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The Mass Media

The Mass Media

The Mass Media

Black History Highlight

Black History Highlight

There have only been six African American people to ever hold a Senate Seat. Only four have been elected by popular vote. Shocking, right? Let’s look at this.

Two senators, Hiram Rhodes Revels, and Blanche Bruce–both Republicans from Mississippi–held seats during the Reconstruction period in the 1870s. But it wasn’t until 1966 that Edward Brooke became the first African American to be elected by popular vote to the Senate. And for most of the 20th century, he was the only senator to have been elected by popular vote–it wasn’t until 1993 that Carol Moseley-Braun won a seat, followed by now-President Barack Obama in 2005, and then Roland Burris in 2009. But the first senator to be elected by popular vote, Edmund Brooke, was a senator who not only broke down walls of inequality and racism within politics, but who saw beyond color and party lines, and actually made a difference as a senator.

Edward William Brooke III was born in Washington DC in 1919. He graduated from Howard University, spent five years as an officer in the 366th Infantry Regiment, and then graduated from Boston University School of Law in 1948. In 1949, he unsuccessfully ran for a seat in the House of Representatives, and then tried for office twice more, but lost both times. He became Attorney General of Massachusetts in 1962, and was reelected in 1964 before deciding to run for Senate.

A moderate Republican, Brooke developed the “Wednesday Club” for progressive Republicans to meet and strategize over lunch. A progressive Republican indeed, he reached across party lines to connect with senators and work toward shared goals. While in senate, he fought to guarantee equal education opportunities for girls and women, was pro-choice, and co-authored the 1968 Fair Housing Act with Walter Mondale. When he found that it was not being enforced very strongly, he became the driving force behind what became known as the Brooke Amendment, which limits the percentage very-low income renters need to pay out-of-pocket on rent.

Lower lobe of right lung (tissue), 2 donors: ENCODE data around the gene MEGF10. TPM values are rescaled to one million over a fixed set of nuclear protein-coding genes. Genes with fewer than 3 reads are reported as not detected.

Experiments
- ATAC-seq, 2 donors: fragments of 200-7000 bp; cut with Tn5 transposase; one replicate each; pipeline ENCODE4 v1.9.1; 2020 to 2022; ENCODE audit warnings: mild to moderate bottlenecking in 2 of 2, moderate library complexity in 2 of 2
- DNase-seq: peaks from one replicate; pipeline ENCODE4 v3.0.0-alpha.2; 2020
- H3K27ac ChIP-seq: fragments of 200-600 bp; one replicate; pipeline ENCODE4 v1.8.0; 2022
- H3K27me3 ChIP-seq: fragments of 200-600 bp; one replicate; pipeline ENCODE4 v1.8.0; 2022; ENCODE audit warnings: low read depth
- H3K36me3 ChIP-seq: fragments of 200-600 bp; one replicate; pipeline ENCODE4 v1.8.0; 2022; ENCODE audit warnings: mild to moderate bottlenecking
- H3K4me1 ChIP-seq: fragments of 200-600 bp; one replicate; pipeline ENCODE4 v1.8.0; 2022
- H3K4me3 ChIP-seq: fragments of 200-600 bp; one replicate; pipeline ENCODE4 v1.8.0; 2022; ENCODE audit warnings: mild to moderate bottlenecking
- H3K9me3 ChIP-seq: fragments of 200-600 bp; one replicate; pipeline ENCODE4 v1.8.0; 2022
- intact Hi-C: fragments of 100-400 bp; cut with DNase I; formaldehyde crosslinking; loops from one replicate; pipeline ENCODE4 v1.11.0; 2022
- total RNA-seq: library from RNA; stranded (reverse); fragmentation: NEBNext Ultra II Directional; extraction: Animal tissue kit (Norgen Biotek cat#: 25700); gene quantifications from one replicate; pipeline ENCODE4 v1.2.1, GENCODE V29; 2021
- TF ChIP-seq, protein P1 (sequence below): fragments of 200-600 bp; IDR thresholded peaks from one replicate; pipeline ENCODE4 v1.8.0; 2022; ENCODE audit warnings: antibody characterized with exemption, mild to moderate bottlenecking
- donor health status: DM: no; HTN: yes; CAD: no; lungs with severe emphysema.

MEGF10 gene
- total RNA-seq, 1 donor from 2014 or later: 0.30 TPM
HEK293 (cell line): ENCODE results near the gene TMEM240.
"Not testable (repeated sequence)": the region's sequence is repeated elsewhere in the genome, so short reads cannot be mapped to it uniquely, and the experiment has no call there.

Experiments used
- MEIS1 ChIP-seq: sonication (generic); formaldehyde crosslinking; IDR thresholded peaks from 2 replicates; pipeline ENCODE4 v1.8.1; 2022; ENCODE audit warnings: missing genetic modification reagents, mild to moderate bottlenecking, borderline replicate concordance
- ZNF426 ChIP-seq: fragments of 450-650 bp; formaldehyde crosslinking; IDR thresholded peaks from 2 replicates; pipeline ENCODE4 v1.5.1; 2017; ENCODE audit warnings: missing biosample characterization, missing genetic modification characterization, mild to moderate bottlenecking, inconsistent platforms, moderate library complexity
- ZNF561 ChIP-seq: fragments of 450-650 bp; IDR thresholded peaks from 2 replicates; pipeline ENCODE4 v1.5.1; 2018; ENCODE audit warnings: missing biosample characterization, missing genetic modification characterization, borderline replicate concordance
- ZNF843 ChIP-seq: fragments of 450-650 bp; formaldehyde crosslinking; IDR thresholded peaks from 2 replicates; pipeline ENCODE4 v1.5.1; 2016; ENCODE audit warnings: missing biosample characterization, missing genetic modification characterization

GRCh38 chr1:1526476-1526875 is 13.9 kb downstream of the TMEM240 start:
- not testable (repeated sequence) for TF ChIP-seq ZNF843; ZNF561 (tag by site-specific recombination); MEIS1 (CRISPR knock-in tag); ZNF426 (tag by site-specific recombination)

Due to his vocal support of a woman’s right to get an abortion, Massachusetts’ state bishops spoke out against him, which weakened his support among Catholics. He lost in a reelection bid in 1978 to Paul Tsongas. After leaving the Senate, he became a practicing lawyer in Washington, DC, and also chaired the board of the National Low Income Housing Coalition.

Brooke received both the Presidential Medal of Freedom, and the Congressional Gold Medal, the two highest honors that can be bestowed upon a civilian. Upon accepting the Congressional Gold Medal in the fall of 2009, he chided the current Senate members for not working together when there were so many more serious issues to think about, and advocated for voting rights for the delegate from the District of Columbia.

Edward Brooke will not be known simply as the first African American senator elected by popular vote. This was a man who fought hard for minorities, the disenfranchised, and the poor, and spent his life helping people to look beyond labels. For that, and for the many contributions he made both as a senator and advocate, he cannot soon be forgotten.